RegulationDec 22 2016

Former BlackRock fund manager jailed over insider dealing

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Former BlackRock fund manager jailed over insider dealing

Former BlackRock fund manager Mark Lyttleton has been jailed for a year after pleading guilty to two counts of insider dealing.

The 45-year-old, who ran high profile UK equity funds at BlackRock, had been charged in relation to trading in two energy firms between October 2 2011 and December 16 2011.

In sentencing Lyttleton, Judge Andrew Goymer said: “Insider dealing is not a victimless crime, I regard these offences as pre-meditated and blatantly dishonest.”

Police officers raided Lyttleton’s home in April 2013 while simultaneous searches were also carried out at a number of addresses in Switzerland.

He was then arrested following a Financial Conduct Authority investigation which began in 2012.

The investigation found that in November 2010 Lyttleton purchased a Panamanian registered company called Huduno Invest SA and placed the beneficial ownership of it in the name of his wife, using her maiden name.

Huduno then entered into an asset management agreement with Swiss-based asset management company Caldwell & Partners providing that company with discretion to place trades on Huduno’s behalf, but also to execute instructions from Huduno.

Having obtained inside information, Lyttleton then instructed Caldwell and Partners to trade in the stocks of EnCore Oil Plc and Cairn Energy Plc on behalf of Huduno.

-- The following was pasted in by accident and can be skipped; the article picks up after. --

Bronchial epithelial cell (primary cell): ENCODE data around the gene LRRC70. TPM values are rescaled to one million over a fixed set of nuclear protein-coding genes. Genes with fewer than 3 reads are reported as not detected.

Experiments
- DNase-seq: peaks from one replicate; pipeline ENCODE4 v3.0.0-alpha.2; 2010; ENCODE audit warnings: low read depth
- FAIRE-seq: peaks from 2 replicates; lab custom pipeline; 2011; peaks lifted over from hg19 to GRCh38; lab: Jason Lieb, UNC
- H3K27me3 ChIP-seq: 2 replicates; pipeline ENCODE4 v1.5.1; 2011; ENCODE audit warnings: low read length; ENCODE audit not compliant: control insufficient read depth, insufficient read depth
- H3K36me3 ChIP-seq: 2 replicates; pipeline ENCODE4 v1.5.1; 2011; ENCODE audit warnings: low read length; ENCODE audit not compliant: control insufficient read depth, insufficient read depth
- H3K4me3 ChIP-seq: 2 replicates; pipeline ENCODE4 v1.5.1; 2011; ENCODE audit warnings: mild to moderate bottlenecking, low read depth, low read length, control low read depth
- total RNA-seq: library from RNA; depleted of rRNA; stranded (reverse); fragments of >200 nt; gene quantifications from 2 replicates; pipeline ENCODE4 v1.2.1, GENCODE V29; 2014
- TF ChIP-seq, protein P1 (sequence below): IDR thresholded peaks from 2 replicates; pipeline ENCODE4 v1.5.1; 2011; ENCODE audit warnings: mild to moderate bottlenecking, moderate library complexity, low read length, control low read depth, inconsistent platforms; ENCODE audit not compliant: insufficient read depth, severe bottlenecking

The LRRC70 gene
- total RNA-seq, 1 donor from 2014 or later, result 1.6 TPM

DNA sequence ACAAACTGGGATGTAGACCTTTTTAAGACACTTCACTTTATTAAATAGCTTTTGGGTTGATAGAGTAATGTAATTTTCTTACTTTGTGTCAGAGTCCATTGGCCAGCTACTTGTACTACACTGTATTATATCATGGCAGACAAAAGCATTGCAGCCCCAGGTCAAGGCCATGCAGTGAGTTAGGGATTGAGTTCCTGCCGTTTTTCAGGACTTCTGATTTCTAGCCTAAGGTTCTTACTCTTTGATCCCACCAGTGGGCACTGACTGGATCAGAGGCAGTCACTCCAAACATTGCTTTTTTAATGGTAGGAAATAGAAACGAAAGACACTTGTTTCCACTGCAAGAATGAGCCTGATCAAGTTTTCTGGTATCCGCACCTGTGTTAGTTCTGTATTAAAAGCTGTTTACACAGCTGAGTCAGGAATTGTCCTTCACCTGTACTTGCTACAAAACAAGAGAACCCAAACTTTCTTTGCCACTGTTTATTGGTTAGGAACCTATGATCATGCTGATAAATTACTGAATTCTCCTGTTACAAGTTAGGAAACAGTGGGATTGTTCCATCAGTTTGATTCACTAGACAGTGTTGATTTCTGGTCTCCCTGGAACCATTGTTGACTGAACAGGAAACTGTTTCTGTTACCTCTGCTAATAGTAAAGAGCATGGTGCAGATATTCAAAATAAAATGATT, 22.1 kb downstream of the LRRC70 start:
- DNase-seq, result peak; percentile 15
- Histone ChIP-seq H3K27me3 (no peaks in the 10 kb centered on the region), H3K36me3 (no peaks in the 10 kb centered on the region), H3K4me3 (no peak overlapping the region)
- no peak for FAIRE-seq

The trading was ordered through the trading account held in the name of Huduno at Switzerland-based Banque Heritage, using two UK based brokerages.

The information related to a proposed takeover of EnCore Oil and drilling results from one of Cairns Energy’s wells in Greenland.

BlackRock was a major shareholder in both of these companies.

Both these stocks were at placed on BlackRock’s restricted trading list upon portfolio managers receiving what in their judgement amounted to price sensitive inside information concerning the stocks.

BlackRock’s personal account dealing policy also required Lyttleton to declare personal trading accounts he or his immediate family held.

While he did inform them of a number of accounts, he failed to disclose that Huduno had a trading account at Banque Heritage or seek pre-trade clearance for any of his trading in EnCore or Cairn.

After his house was searched, two mobile phones were recovered, one of which was an unregistered mobile phone, and the other registered in a false name and address.

Both contained only one contact number, assigned to false names of ‘Fred’ and ‘George’, with enquiries establishing this number was registered to his Swiss asset manager.

Lyttleton made a number of large cash withdrawals totalling £160,000 from his London-based bank accounts and following a review of text messages on his mobile phone it was established this money was withdrawn to make payment in cash to his asset managers as opposed to sending electronic payments.